Custer County Republican. (Broken Bow, Neb.) 1882-1921, May 04, 1899, Image 6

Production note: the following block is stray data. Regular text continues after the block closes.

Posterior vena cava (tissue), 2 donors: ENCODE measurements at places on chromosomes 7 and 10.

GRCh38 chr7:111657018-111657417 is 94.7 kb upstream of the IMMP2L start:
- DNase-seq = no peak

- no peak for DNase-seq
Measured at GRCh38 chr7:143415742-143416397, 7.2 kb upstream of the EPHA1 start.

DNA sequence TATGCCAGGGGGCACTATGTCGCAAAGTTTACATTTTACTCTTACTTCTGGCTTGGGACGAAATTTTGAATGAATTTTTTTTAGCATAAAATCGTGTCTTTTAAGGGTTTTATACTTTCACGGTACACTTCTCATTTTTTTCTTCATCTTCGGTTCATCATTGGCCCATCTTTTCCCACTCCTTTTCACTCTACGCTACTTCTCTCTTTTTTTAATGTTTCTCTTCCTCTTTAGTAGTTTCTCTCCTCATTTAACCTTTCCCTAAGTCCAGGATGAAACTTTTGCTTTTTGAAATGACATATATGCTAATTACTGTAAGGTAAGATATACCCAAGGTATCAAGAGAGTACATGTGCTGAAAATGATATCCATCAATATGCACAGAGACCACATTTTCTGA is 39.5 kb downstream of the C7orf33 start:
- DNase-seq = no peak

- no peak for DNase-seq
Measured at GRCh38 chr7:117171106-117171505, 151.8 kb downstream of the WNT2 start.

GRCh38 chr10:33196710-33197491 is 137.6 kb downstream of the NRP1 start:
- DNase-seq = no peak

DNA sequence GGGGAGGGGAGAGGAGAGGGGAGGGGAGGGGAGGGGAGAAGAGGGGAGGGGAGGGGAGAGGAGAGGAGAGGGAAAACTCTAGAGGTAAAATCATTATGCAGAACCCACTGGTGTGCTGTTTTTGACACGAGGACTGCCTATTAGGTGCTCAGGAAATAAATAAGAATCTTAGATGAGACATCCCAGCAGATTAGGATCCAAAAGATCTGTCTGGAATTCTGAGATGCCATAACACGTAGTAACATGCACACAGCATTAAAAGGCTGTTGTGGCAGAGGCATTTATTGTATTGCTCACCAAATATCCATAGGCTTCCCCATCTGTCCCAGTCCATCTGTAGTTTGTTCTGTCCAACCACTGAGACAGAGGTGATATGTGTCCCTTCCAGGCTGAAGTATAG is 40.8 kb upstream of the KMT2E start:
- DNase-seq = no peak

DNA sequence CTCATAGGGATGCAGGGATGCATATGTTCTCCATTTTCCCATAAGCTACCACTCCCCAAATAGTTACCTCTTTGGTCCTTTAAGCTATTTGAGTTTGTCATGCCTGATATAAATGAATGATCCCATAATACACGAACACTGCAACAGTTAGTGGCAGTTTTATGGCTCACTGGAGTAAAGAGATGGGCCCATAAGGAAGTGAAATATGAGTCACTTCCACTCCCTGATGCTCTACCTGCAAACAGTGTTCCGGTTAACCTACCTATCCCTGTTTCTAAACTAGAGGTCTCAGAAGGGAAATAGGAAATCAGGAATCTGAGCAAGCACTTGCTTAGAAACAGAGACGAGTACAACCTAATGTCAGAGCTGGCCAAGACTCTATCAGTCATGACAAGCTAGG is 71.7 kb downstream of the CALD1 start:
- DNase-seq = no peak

COSTER CODNTY REPUBLICAN 1) . M. AM9U1CHHY , VublUhor. BBOKKN BOW , NE11II ASKA. : NEBRASKA NEWS. The GlnrKB uonril or trustees decided not to accept tlio waterworks system In Its present condition , It clulniH that the plan Is not in compllnnce with the contract. While the family of Jacob Shlvely of Falrfleld were at church , sticnk thieves effected an entrance by forcing a door and got away with about $150 worth of money and jewelry. The governor has been requested to name delegates to the tenth session of the Trans-Mississippi Commercial con gress , which meets at Wichita May 31 and Juno 1 , 2 and 3 of this year. The annual moctlni ; of the Western Nebraska Stock Growers' association will be hold on 'May ' 9 next at Alli ance. The subject of Inspection will como up for settlement at this meet ing , and It is desired that there hu a full attendance. Citizens of Hoatrlco arc sony to learn of the wounding of A. S. Wads- worth , second lieutenant of company B. Mr. Wadswortb left that city as a private of company O when the war brroko out , but has been promoted during his career as a soldier. A llttlo son of C. II. Altlrlch of Dav id City swallowed the contents of a bottle of cough syrup IIMU had a close call for his life. A physician was Im mediately called , and after a few hours' skillful treatment the llttlo fol low was pronounced out of danger. James O. West , of Grand Island , Neb. , who has been appointed deputy collector of customs at Manila under Lieutenant Colonel Colton ot the First Nebraska volunteers left for San Francisco with orders to sail as soon as possible. The position is worth about ? 3,500 ppr year. John Miller , living north of Exeter , while ftfffrbwlng with four horses , no ticed his pigs over at his nlghbor's. Tlelng his horses to a wire fence ho wont to drive them homo , and while gone the horses got loose and started to run with the harrow and before ho could return one horse was killed and another badly cut up. The motion for a new trial In the Argabrlght case was oven tiled by Judge Litton at Auburn and Arga brlght was sentenced to n'inoty-nlno years In the penitentiary. The ca o will bo taken to the supreme court , as there is great dissatisfaction relative to the manner in which the case was conducted by the prosecution. When the announcement came from Fort 'Nlobrnru ' to Valentino that Col onel Stotscnberg of the First Nebras ka liml fallen In battle tno Grand Ar my of the Republic Hag was hoisted at half mast , followed by the ono over the high school building and but a short time elapsed before Ilags at half mast were seen floating from most of the business houses , which remained so for the day. Of the twenty-two boys who enlist ed from St. Edward In the First Ne braska regiment two were discharged from duty at Honolulu , Lieutenant Slsson killed and seven are- now in the hospital suffering from wounds. The last ono reported was Ell Slsson , son j , of Mr , and Mrs. II. P. Sisson , cousin ; of Lieutenant L. E. Slsson , who has * V many friends that hope his wounds VI will not provo serious. I Vr Every day from twonty-flvo to fifty laborers arc carried out of Omaha for r railroad work in western Nebraska and Wyoming , but that is only the foorunnor of the movement which will begin the first of next month. The pro prietor of ono of the labor agencies In that city says that lie alone will send between fiOO and UOO men every week after May 1. These laborers are sent to different localities where railroad construction is under way. State Senator Newell of Cass county was in Lincoln last week In company with T. B. Parnmleo of Plattsmouth. They were on route homo from a visit to Marquette in Hamilton county , where they have a largo cattle ranch. They own 1,380 acres out there and nro feeding 350 head of cattle. Part of the grain for the stock Is raised on the ranch , about 300 acres being under cultivation. They had the Hamilton county j-anch In operation about flvo years , and it has thus far proved very profitable. Settlement for the month of March with the patrons of the Schuyler Creamery company occurred last week , the thirty-live patrons of the company receiving a total of $1,081.90 for 175- 998 pounds of milk skimmed at Schuy ler and other stations , as follows : Schuylor , 50,613 ; Octavla13,922 ; Sta tion No. 2 , 40,534 and Station No. 3 , 34.U24 , which netted a gain of 21,204 pounds over February. The average test was 3.97 ; butter fat produced , C080.C , which was paid for at the rate of 15V& cents per sound. Adjutant General Carry has receiv ed copies of orders Issued by the war department directing the honorable discharge of tlio following Nebraska soldiers , all being from the First reg iment : Quartermaster Sergeant George W. Bemls , Privates Louis Frlez , com pany A ; William A. Coon , Jesse L. Farllng , Edward M. Schoop , George W. Wilson , company B ; John Ander son , Lewis M. Gable , Norman C. Grif fith , William Johnson , Charles F. Run- yon , George M. Thompson , Henry W. Westbrook , company C ; Fred Carver , company K ; James W. Chovront , com pany C ; Thomas James , company B. These soldiers were mustered out at San Francisco and wore allowed travel pay to como homo from there. Gordon has the crack hunter of the entire state. Fad Hoywood a few days ago , shot , killed and brought homo five wild gecso , the result of ono shot. Now , can any other geese hunt er in the state beat or oven equal this record ? Don't all "squack" nt once. Sheriff Byrnes of Plulte county , re turned from Glenwood , la. , bringing with him George Hayden , wanted hero for burglary committed last Novem ber. Jack Hayes , his pal , who waa caugh't at the time , was tried in the district court nnd given three years in the penitentiary. Hayden was posi tively identified nnd concluded to como without requisition papers. rirnl ItPKlinrnl May Itrltirn. Friends of the First Nebraska regi ment hnvo been ( insured that the regi ment will bo returned to the United States within a few days. Whether It will bo possible for the war depart- Finc-nt to spare the regiment Immedi ately Is doubted by many. Brad P. Conlr f ' - ' " < J iPi OI l" ° following iPttcrH from President Mc- Klnloy's private Becrctary nnd Assist ant Secretary of War Melklejohn , which Indicate that the regiment may sail fo : homo May 5 : Executive Mansion , Washington. Mr. Brad P. Cook , Lincoln , Neb. : My Dear Sir I beg leave to acknowledge the receipt of your letter of the 15th lust. , with enclosure , and to Bay that it was promptly brought to the atten tion of the president. Very truly yours. GEORGE B. CORTELYOU , Assistant Secretary to the President. War Department , Office of the As sistant Secretary , Washington. Mr. Brad P. Cook , Lincoln , Neb. Dear Sir : I am Just In receipt of your letter - tor of the 15th lust. , enclosing copy of a resolution addressed to the presi dent , adopted by the relatives nnd frlondo of the First Nebraska volun teers , and have very carefully noted the contents of same. In reply I take pleasure In advising you that cable advices Just received from General OIlB are to the effort that tlio return of the voluntpprs will commence about J..ay C and will continue ns rapidly ns tno accommodations of the transport service permit. I earnestly hope that this action of General Otis will servo In sonic meas ure to allay thp natural anxiety which iho relatlvcfl and frlenda of the No- jraska boys feel as to their return , and lorhaps the statement of General Otis o the pffeot that the health and spirits of the troops are good will also have n ondency In the Bamo direction. I trust that my IntercBt In the wcl- 'nro of the Nebraska regiment IB not est Bight of In the earnest dcslro for IB return to civil life. No efforts of mine have been spared o aid the troops In any way within he power of the government , nnd It would have pleased mo as much as anyone bad It been possible to have ordered the return of these troops some .lino ago , In response to the earnest qollcltntlons which have emanated rom the parents and friends of these boys. I trust , however , that the prospect of their early return will bo Batisfac- .orily regarded. Very respectfully , G. D. MEIKLEJOHN , Assistant Secretary of War. Land Troubles In tlio Northwest. There la being developed a condition of affairs In the grazing region of the northwest part of the state that , ac cording to rumors from that section , portend serious conflicts between the ) resent occupiers of government lands and others who are preparing to assert what they contend are better rights to them. In the grazing portion of the state which is sparsely settled there are argo bodies of government land which uivo not been taken up under the lomcstcad or other acts which permit settlers to obtain tltlo from the gov ernment. This land Is nevertheless valuable to the owners of herds of cat- : Io and the luxuriant grass upon It IB turned Into dollars through the me- llum of the cattle that are fattened .hero every year. The cattlemen do not own this land ind no one else has cared to purchase t. The lines defining the ranges are ) retty well defined and the rule that no ono will trespass on another's range irovlously occupied by him , is well cs- : abllshed. Tnus tlio use of the graz- ng ground is by unwritten law of the range , made the property of the par- .iculur ranchman almost as much ns f he had purchased It and held a writ ten title to it. Two years ago the national congress [ > assed a law making certain provis- ons concerning lands belonging to the government which are included In the zone known as the semi-arid region , where irrigation and other devices for : ho distributing and saving and stor- , ng the water from streams are utiliz ed to assist in the raising of crops or providing domestic animals ns well as men with water for ordinary domestic purposes. Ono of the provisions of this law Is that whenever a person or cor poration builds or constructs a reser voir on or near this unsold govern ment land In the Irrigation region , that so much of this land shall bo sot apart and the constructor of the reservoir shall have the right to use it. The amount of land that a company or person may tnko possession of Is dependent upon tlio size of the res ervoir , Us capacity to hold water and supply the surrounding land with the necessary element for human liveli hood. The reservoir men do not get a tltlo from the government to the land/ they simply have the sanction of the law for their occupation and uso. Recently there have been several companies formed for the purpose of building reservoirs In the grazing sec tion ot Nebraska and filing made for the use of largo bodies of this govern ment land. The promoters of these companies arc said to be principally eastern people , but Nebraska citizens are also in this business. The point where the trouble Is likely to arise is when these claimants to the right to use the land try to oust the ( ranchmen \\1io have heretofore held it. The prospect for conflicts of this sort nro said to bo more than like ly nnd if the reports that are coming In to the state capital of the fooling among the old possessors are not ex- aggrcgated this docs not seem to bo far from wrong. Weaver's livery barn in Schuyler , burned to the ground. The Hro broke out about 3 o'clock and In less than thirty minutes was completely con sumed. Twenty head of horses were burned , besides twelve carriages and a lot of harness and other parapherna lia. Gibson & Fiddles had the barn rented and owned most of the contents. Messrs. Flynn , Slxta , Grnssman and Nolhart lost flvo horses and buggies which wore kept In the barns. The total loss Is about ? G,500 , of which Weaver's Is about $3,000 on buildings and the balance Is a loss on personal property within the barn. BUSY DORMI MB Otis Improves Lull In Fighting to Strengthen Position. REPAIRS BRIDOrs AND TRENCHES Niitlvr * Are Cheerful Oxer I'roupccdi of HottmiliiK 1'itiico 1'lllplinm Auk UN "Would You I'ltflit Whllo W Are IU- ciiMliitf I'cnni ? " A SllRht HUlrinUli With tlio MANILA , May 1. Whllo It Is the general expectation among Americana that the Filipino emissaries will re turn with revised proposals from Gen eral Antonio Luna , Major General Otis Is not letting this prospect Inter fere with his preparations for pushing the war. Yesterday he ordered Major General Lnwton to return to Angat , a few miles northwest of Norzngarav , and not to advance aggressively while the negotiations werepending. . Gen eral MacArthur Is apparently acting on the same policy , but he Is repairing bridges and strengthening the lines of his force , which Is stretched out with a four-in llo front , and within a quarter of a mile of the enemy. The possibilities of peace are gratifying 10 a great majority of the army , wht.jh lias regarded the war ns an unpleas ant duty that must bo performed ac cording to American traditions. Manila IH cheerful over the pros pect of a return of normal life , though : hero are skeptics who remark that a truce would enable the Insurgents to rest until the rainy season , upon which they have been depending ns nn im portant aid. The prisoners report that there are 75,000 refugees north of San Fernan do. This is not Impossible , consider ing the thickly populated region which the Americans have cleared. It seems also that smallpox is spreading among : hcm. The so-called Filipino congress will meet nt San Fernando tomorrow. When Dean C. Worcester of the United States Philippine commission , who accompanied the Filipino emis saries from Calumplt , said to Colonel Manuel Arguellcs that the Americans \vcro under no obligations to refrni.i from fighting , the Filipino officer said : "Would you fight while wo are dis cussing terms of peace ? " Mr. Worcester responded with the suggestion that an armistice would give the Filipino leaders time to es cape. "My God , where would we escape to ? " the Filipino exclaimed , referring In this to 'menacing ' hostile tribes be hind the Filipino line. Colonel Arguellcs told the corre spondent of the AsRoclated Press that ho was much disappointed In the re sults of his mission. Ho said also that Agulnaldo expected Calumplt to bo the cemetery of tlio American army. Lieutenant Colonel Wallace of the First Montana regiment , Major Adams and Major Shields , who slept on Fri day night In General Luna's camp , where they wont to Inform the Filipinos pines that their envoys would return In safety , found the Filipino com mander cordial , tlio Filipino troops re moving their hats as the Americans passed. The Filipinos complained to them that the Americans used explosive bullets , which Is not the fact. The American officers retorted that tl o copper shells used by the Filipinos are worse than explosive bullets. General Luna said ho regretted being obliged to kill Americans , but that was his business. General Wheaton entertained Colonel nel Argiiolles and Lieutenant Jose Bornal and provided them with horsi-s to return to their camp. In the course of the conference yes terday , Jacob Schurmann , chairmun of the United States commission , tel 1 Colonel Arguelles that if the Insur gents would lay down their arms he and his colleagues of the commission would consult them regarding tl.e plan of government to bo submitted to President McKinley. Ho said he would not promise that all their sug gestions would bo adopted , but he could assure them that there would bo a presumption in favor of their sug gestions , adding that the commission ers would be especially desirous of satisfying the legitimate aspirations of the Filipinos. When Colonel Arguelles protested that unconditional surrender would bo humiliating , Mr. Schurmann re plied : "There would bo no humilia tion in treating our brother Filipinos ns General Grant treated our brotlur Americana at Appomattox. " Mr. Schurmann said yesterday to the correspondent of the Associated Press : "I believe Colonel Arguelles Is per sonally Hint-ore nd honest , though I have no means of ascertaining the sen timents and alms of the authorities behind him. The Filipino people , pee ple , like other Asiatic peoples , have no trust In more words , without force be hind them , but with force I consider a conciliatory spirit o the utmost im portance. " ItiiHh for IHi' V.unilH. DENVER , Col. , May 1. About 500 homcseeker8 who desire to locate In the Ute reservation are already hero and more are coming dally. The rule allowing settlers to go upon the sur veyed lands and make their selections in advance of the opening obviates much of the trouble experienced at previous openings. The only rush for these lands will bo at the land office. Settlers desiring claims on the unsur- veyed portion are allowed to examine the country In advance , but must re- tlmo from It before noon , May 4. At that hour they may line up and make a run for the claims that they have selected. They have ninety days In which to file on these claims. .Miidnmn In u Tlmttro. MADRID , Maay 1. At the Comedy theater Friday night where the queen regent and Infanta Isabel were pres ent , a man dressed like an American was obesrved walking up and down the corridor with a dagger protruding from his pocket. On arrest a load'-d revolver was also found. Ho gave an incoherent explanation. A card was found with the name Patricia Char- mon , a military veterinary surgeon. It is believed lie is mad. ADVANCE ON IYIALOLOS. .Mr. llarrlaon ( Irny Irlln of the Advance on ( ho ItrhclA'M Cupllat , SAN FRANCISCO , May 1. Released from quarantine today , Brigadier Gen- Ll"Xlm\tiMhrt ! ( < lKi KlgTiCon the transport Sherman , Is a happy man at being again at home. This veteran of tllrco wars Is n civilian In time of peace and as soon as ho foresaw the termination of hostilities with the fall of Mnlolos ho asked to bo allowed to resign. Ho expects to leave for Los Angeles tomorrow and will at once as sume his position as editor In chief of the Los Angeles Times. Ho was Interviewed today by n reporter of the Associated Press. Speaking of the po sition bold by his brigade during the campaign , General Otis said : "In the advance upon Mnlolos , begun at day light , March 25 , my brigade constitut ed the center of the general line and Us orders were to pierce the enemy's center , which was done the same day. After this movement was under way the First brigade advanced west of the railway track , running north , nnd at right angles to It , while the Second brigade advanced abreast on the east side of the same track. The usual reg imental formation adopted In all thp movements In line of battle was to post two battalions on the firing line , with one battalion In support. " "In the advance upon Malolos , how was your main line constituted ? " "I have already described Its forma tion. If you will examine the map of the region It will perhaps make tlio respective positions of the .two divis ions of the Eighth army corps clearer to you. ho First division , with the ex ception of Wheaton's brigade , was on the south of the Paslg ; the Second di vision nnd Wheaton's brigade were north of that river. "The Malolos assault , as a whole , was made by the Second division , Ma- | or General MacArthur commanding , supported by Wheaton's brigade ( the Third ) of Lawton's First divison. The entire column was strengthened by the livlslonal artillery , made up of regu lation field pieces. Hotchklss cannon nnd a vicious little rapid-fire gun. All : ho guns were manned by men from Dyer's Sixth United States artillery and Young's battalion of Utah light artillery , under their respective offi cers. A squadron of the Fourth Unit ed States cavalry was tlio only mount ed force in the column , [ 'art of the regular cavalry was mounted on big liorscs , the remainder on ponies. * "Our general infantry advance was a long , superb sweep northward by a thin line of troops In extended order of battle , deployed so as to cover near ly the entire country between the bay of Manila on the west and San Juan on the east. "To go back a llttlo , the movement began at 5:30 : a. m. of March 25 , with Hale's advance on the near right. Hla movement was taken up nt C a. m. by my brigade on the center. Wheaton , with the left , advanced later. "On account of the boldness of the enemy on his left , General Hall was kept busy there and did not advance with the general line. He had been di rected by the corps commander to se cure the safety of our extreme right , also the road beyond the peradventure of a doubt. "The fighting itself well , I cannot , go Into that In detail ; it would re quire much space. There is no trou ble about the fighting on our side. Make a fairly good plan of battle , send : he soldiers in under their officers , hold them well in hand , give them good rifles and keep them supplied with plenty of ammunition , maintain strict lire discipline , show them the enemy's position and the men will do the rest. "Tho nameless man behind the gun and the all too obscure line oflicer liavo far more to do with the winning of victories than many poorly inform ed civilians seem to understand. " "The start how was it made ? " "The first advance was partly through the opening across rice fields and cleared ground , partly through timber and underbrush , across marsh , lagoons , dry barras and streams of carying degrees of depth. The river Tullahan was passed by the Third artillery and the Twentieth Kansas of my brigade , while yet the day was young and by the First Mon tana later on. The enemy's center had been pierced. And then the victorious march continued right along , day after day , until Malolos was reached The rivers were crossed by the Infartry. either by fording or on Improvised rafts or temporary bridges ; the ar tillery and supply trains passed the streams on the railway bridges , which the enemy could not burn and had been unable to blow up for want of time , because his burning parties had been chased off promptly by our troops. Be sides the stream lagcons and marshes that had to be crossed or flanked , bamboo thickets , dense banana forcbts and difficult Htretcbes of tangled i-h. p- parral must be penetrated and cleared under lire. by Storm and Flro COLERIDGE , NEB , May 1. A prai rie fire , burning in the hay flats along the northern tier of counties of Ne braska , ten miles from this place , yes terday aftPrnoon , passed over into the track of the tornado , and was swept with the sppcd of the wind diagonally across the county for twenty-live miles destroying everything in its path. The only lives lost , so far as known , were those of Mrs. Rolla Livingston and her five-year-old boy.Tho woman saw the fire comVig and ran to a pis- ture to release the family stock. The hey followed her. Both were knocked down by the terrified animals. The fire passed over them before they could get out of the way. The body of the boy was almost consumed and Mrs. Livingston lived but a few hours. A great many cattle were overtak en and burned. A largo number ot farm houses wore destroyed and the families escaped by seeking refuge be yond thp track of the flames. The path of tlio flro was nearly one mile wide. ICIdtlni ; by Strlk rn. SPOKANE , Wash. May 1. A Ward- ncr , Idaho , special to the Spokesman- Review says : Wardnor has been the socno of the worst riots since the dead ly labor war of 1S92. One man Is dead , another is thought to bo mortally wounded and property value-1 at ? 250- 000 has been destroyed by giant uow- der nnd fire. ENDOFTHEMW This Is the Bollef Prevalent AGUINALDO APPEARS IN EARNEST I'artlm Sent Within Our MUCH to Boo Wlmt ArrniiKomciitft Can llo Mnilo J'OokltiK to n C'cRintlon of Hostilities Lint Ditch Undoubtedly Hunch cd by the WASHINGTON , April 29. The end of the Filipino insurrection is in sight , in the opinion of army and navy offi- clals. A telegram received from General - oral Otis announced that Agulnaldo had taken what Is regarded as the first step toward surrendering , namely , re questing a cessation of hostilities. Secretary - rotary Alger said , as the department closed , that , while it could not be said that peace was assured , ho regarded the prospects as of the brightest and felt confident that the end of the insur rection was near. To his mind there would bo a repetition of the nego tiations which were had before Santi ago. The secretary left Washington tonight for a tun'days' trip in the west , and It gave him great satisfac tion to leave affairs in such promising shape. Everybody Is praising the volun teers , a marked change in the senti ment expressed a few days ago , when it was understood that the same men were pleading to bo brought home. Colonel Funston came in for the most commendation , even the regular offi cers taking note with admiration of the fact that his achievements were all strictly within the line of plans laid down for him by his superior officer , General Wheaton. General Corbin said that every vol unteer who participated In the fight ing In the Philippines since peace was declared should have a medal of honor. By the terms of their enlistments they were entitled to withdraw from the service , but they had remained volun tarily , performing more than was re quired of them , which was more than the ordinary duty of a soldier. It is expected that tomorrow there will be further negotiations with the Insurgent representatives. While the hope Is expressed that our commission will not hold out for terms so severe as to lead to a renewal of the fighting or the withdrawal of the insurgents to another stronghold further north , It Is realized that Otis must exercise care to make sure they do not in bad faith take advantage of the opportunity af forded by a suspension of hostilities to secure whatever of benefit to them selves may come from the rapidly approaching rainy season. Campaign ing on the part of the Americans will be almost impossible at that time. However , it is believed that Agulnaldo is now really In earnest and that his solo effort Is to shift responsibility for the surrender to the Filipino con gress. Adjutant General Corbin says the Filipino peace overtures will not bring about any change of plan in this country as to forwarding of ships , supplies and troops to the Philippines. Transports are about to sail from San Francisco and a considerable number of troops are under orders to proceed to Manila. It is said at the navy department that the developments of the day make it improbable that the Iowa will be sent to Manila , according to the origi nal program. In view of the state of affairs in China , howpvpr. thp Ameri can fleet on the Asiatic station will be kept at a high standard. Jury Acquits Mr * OoorRe. CANTON , O. , April 29. The jury In the George case brought in a verdict of not guilty. Mrs. George entered the court room at 10:35. : She was ac companied by her sister , Mrs. St. Clalr and Mrs. Milllgan , a friend. Before the verdict was read the court cautioned the audience tnat there must bo no demonstration. In spite of that there were loud cheers as the clerk read the verdict of "not guilty. " A score of women rushed to Mrs. George and shook her hand. Congratulations were also extended to her attorneys. Mrs. George worked her way to the jury box , took each juryman by the hand and gave them a word and a nod of thanks. Then the court said she was discharged and released the jury. The jury was out just twenty-thrpe hours and forty-flvn mlnutps , nnd dur ing that time twenty-two ballots were cast , h olnterval between these bal lots was spent in reviewing the testi mony and discussing its various phases. After the jury reported , it was said that the first or preliminary ballot showed four jurymen favoring a verdict of guilty in the first degree and eight jurymen for a verdict of not guilty and acquittal. The last ballot was a unanimous vote of uio twelve knen of not guilty. A number of congratulatory tele grams were delivered to her. To n re porter of the Associated Press she said she would go to her old homo in Hannoverton tomorrow and visit her mother , Mrs. Lucinda Ehrhart , for a few days. Then she would return to Canton to gather up her belongings and arrange for the future. As to the future she said sue had no definite plans as yet. She has been invited to go to the seaside on an extended vaca- cation during tno summer , and she would probably accept the invitation. Froftlclmt Thinks tlio soldlorfi. PHILADELPHIA , April 29. Imme- u.atoly upon receiving from Washing ton the dispatch of General Otis , Pres ident McKinley sent the following message of congratulation and thanks to the soldiers In the Philippines : "PHILADELPHIA , April 28. To Otis , Manila : Your message announc ing the achievements of MacArthur's division and the proposal by the insur gents of suspension of hostilities most gratifying. Convey to ofllcors and men heartfelt congratulations and gratitude for their signal gallantry and triumph. "WILLIAM M'KINLEY. " A PEACEFUL OUTLOOK. Indication * that the InniirRGtitft me About to ( llru Up. WASHINGTON , April 29. General * Otis ielflw..B1"vm\.t-\iie ciAmmmciing general of the Insurgents has receiv ed from the insurgent government di rections to suspend hostilities pending negotiations for the termination of the war and the Insuprgent staff officers arc now on the way to Manila for that purpose. The text of General Otis' dispatch follows : MANILA , April 29. Adjutant Gen eral , Washington : After tailing Ca- lumplt , MacArthur's division crossed the lllo Grande river In the face of great obstacles , driving the concen trated forces of the enemy back on the railroad two miles. MacArthur re ports that passage of the river was a. remarkable military achievement , the success of which was duo to the dar ing skill and determination of Col onel Funston , under the discriminat ing control of General Wheaton. Cas ualties slight , number not yet ascer tained. This morning chief of staff from commanding general of Insurgent forc es entered our lines to express admi ration of the wonderful feat of the American army in forcing the passage of the river , whlcn was thought 1m- posssible. Staff oflicer reports that In surgent commanding general has re ceived from insurgent government di rections to suspend hostilities pending negotiations for the termination of the war. Staff officer with party Is now enroute to Manila and will soon arrive. Lawton's forces well in hand in vicin ity of Angat , cast of Calumplt , where he is waiting supplies to bo sent to morrow. Yesterday morning force of 1,500 insurgents attacked troops at Tagulg ; driven back by Washington j regiment. Our loss two killed , twelve wounded. The dispatch from General Otis was immediately telegraphed to President McKinley at Philadelphia. The offi cials of the w > r department all believe that the hostilities are about conclud ed. ed.MANILA MANILA , April 29. The Filipino rdvances for peace have been fruitless. Colonel Manuel Argulese and Lieuten ant Jose Bernal , who came into Gener al MacArthur's lines under a flag of truce , told General Otis that they were representatives of General Luna , who had been requested by Agulnaldo to ask General Otis for a cessation of hos tilltles in order to allow time for the summoning of the Filipino congress , which body would decide whether the people wanted pence. General Otis replied that no did not recognize the existence of a Filipino government. CoTiiinrrcliil Tics Tlutt Hind. LONDON , April 29. Robert P. Porter ter , who was the principal guest of the White Friar's club tonight , respond ing to a toast , "The Anglo-Saxon Brotherhood , " dwelt upon the ever-In creasing commercial ties binding the United States to Great Britain , ties which he said would be still further improved by the fact that the tariffs o America's new dependencies would bo patterned after England's open-door. In the course of his remarks Mr. Porter ter said that during his recent visit to Germany he had tried to make it understood that Germany would profit as well as England , by manufacturing America raw materials In this con nection he observed that despite recent events the United States was in close sympathy with Germany. Nebraska Cnimo of It All. ST. LOUIS , April 29 According tci the best information the storm which caused so , much loss of life and de struction of property in nortnern Mis souri originated In Nebraska. Ita course was southwest , through western Iowa to the Missouri state line , thence through Harrison , Grundy , Sullivan , Linn , Macon , Shelby and Marion , north and west through Lewis , Knox , Adalr , Sullivan and Putnam counties. When the storm retraced its course it was almost parallel with the other track traversed , and it was then that Kirks- villle and Newtown were struck. As far as known KIrksville , New- town and Lancaster , Mo. , are the only towns that felt the full force of th < storm. An Onicltil Tlst. WASHINGOTN , April 29. An offi cial list of the different departments of the army under the war department has been issued. It shows no changes , save those recently made In Cuba. Tex as is not established as a separate department - partment , but remains In the depart * ment of the gulf , with headquarters at Atlanta , under command of Colonel R. . Frank , First artillery. The depart ments of California nnd the Columbia * * arc under General Shaftor ; thp Colorado rado and Missouri , General Henry C. Morrlam ; Dakota , General Wade ; the east , General Merrit. The commanders of the departments are the same aa previously announced. Spain ICcady for Her Pay. WASHINGTON , April 29. Secretary Hay this afternoon was lotifled by the French ambassador that Spain would accept , through him , the $20,000,000 to be paid under the treaty of peace for the Philippines. The payment will ho made to the ambassador as soon as thq president returns. of thn Ml noiirl Cyclnnn , KIRKSVILLE. Mo. , April 29. The latest details of last night's tornado st.ow that the list of known dead has been raised to forty-nine by the Iden tification of twenty-four more bodies. As the night advanced the number of Injured was also considerably increas ed. Days must pass before a complete list of casualties can be secured and before tlio real extent of the damage to prop erty can be known. Work on Ilurlliigton KxtmiRlnn. CHEYENNE , Wyo. , April 29. A special to the Cheyenne Tribune from Wbeatland states that GOO teams nro at work in western Nebraska on the Burlington's Wyoming extension. The grade will bo completed from Alliance , Neb. , to Fort Laramle. Wyo. , within four weeks. Burlington right of way men have purchased the right of way for the new road to a point fifteen rallps west of Fort Laramie.